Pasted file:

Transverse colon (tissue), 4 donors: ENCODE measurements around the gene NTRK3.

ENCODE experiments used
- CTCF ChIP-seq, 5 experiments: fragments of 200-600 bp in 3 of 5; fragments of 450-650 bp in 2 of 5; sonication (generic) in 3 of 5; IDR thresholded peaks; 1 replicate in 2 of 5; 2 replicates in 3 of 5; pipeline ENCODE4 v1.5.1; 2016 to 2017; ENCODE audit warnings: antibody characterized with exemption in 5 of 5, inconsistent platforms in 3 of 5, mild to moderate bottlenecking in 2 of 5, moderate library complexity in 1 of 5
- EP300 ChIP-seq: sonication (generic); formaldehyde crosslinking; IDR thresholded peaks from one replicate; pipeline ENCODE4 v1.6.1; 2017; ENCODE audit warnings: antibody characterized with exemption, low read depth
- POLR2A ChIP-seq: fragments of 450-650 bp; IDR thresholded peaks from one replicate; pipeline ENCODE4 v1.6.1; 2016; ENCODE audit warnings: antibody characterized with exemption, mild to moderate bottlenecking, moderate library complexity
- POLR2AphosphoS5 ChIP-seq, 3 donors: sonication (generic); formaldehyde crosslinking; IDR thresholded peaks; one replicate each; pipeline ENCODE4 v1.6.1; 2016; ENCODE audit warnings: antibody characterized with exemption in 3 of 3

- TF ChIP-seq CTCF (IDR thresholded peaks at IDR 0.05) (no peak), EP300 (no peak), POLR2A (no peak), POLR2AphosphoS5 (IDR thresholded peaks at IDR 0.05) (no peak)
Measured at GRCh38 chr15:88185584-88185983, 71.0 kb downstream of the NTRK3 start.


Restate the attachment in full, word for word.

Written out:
Transverse colon (tissue), 4 donors: ENCODE measurements around the gene NTRK3.

ENCODE experiments used
- CTCF ChIP-seq, 5 experiments: fragments of 200-600 bp in 3 of 5; fragments of 450-650 bp in 2 of 5; sonication (generic) in 3 of 5; IDR thresholded peaks; 1 replicate in 2 of 5; 2 replicates in 3 of 5; pipeline ENCODE4 v1.5.1; 2016 to 2017; ENCODE audit warnings: antibody characterized with exemption in 5 of 5, inconsistent platforms in 3 of 5, mild to moderate bottlenecking in 2 of 5, moderate library complexity in 1 of 5
- EP300 ChIP-seq: sonication (generic); formaldehyde crosslinking; IDR thresholded peaks from one replicate; pipeline ENCODE4 v1.6.1; 2017; ENCODE audit warnings: antibody characterized with exemption, low read depth
- POLR2A ChIP-seq: fragments of 450-650 bp; IDR thresholded peaks from one replicate; pipeline ENCODE4 v1.6.1; 2016; ENCODE audit warnings: antibody characterized with exemption, mild to moderate bottlenecking, moderate library complexity
- POLR2AphosphoS5 ChIP-seq, 3 donors: sonication (generic); formaldehyde crosslinking; IDR thresholded peaks; one replicate each; pipeline ENCODE4 v1.6.1; 2016; ENCODE audit warnings: antibody characterized with exemption in 3 of 3

- TF ChIP-seq CTCF (IDR thresholded peaks at IDR 0.05) (no peak), EP300 (no peak), POLR2A (no peak), POLR2AphosphoS5 (IDR thresholded peaks at IDR 0.05) (no peak)
Measured at GRCh38 chr15:88185584-88185983, 71.0 kb downstream of the NTRK3 start.